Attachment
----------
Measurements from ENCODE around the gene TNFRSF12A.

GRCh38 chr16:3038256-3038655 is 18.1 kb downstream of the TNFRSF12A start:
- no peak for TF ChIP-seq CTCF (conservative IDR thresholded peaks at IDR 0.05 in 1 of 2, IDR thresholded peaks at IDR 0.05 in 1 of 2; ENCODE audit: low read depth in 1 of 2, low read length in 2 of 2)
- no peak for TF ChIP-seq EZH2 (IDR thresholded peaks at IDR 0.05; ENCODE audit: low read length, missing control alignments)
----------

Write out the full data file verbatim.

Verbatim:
Measurements from ENCODE around the gene TNFRSF12A.

GRCh38 chr16:3038256-3038655 is 18.1 kb downstream of the TNFRSF12A start:
- no peak for TF ChIP-seq CTCF (conservative IDR thresholded peaks at IDR 0.05 in 1 of 2, IDR thresholded peaks at IDR 0.05 in 1 of 2; ENCODE audit: low read depth in 1 of 2, low read length in 2 of 2)
- no peak for TF ChIP-seq EZH2 (IDR thresholded peaks at IDR 0.05; ENCODE audit: low read length, missing control alignments)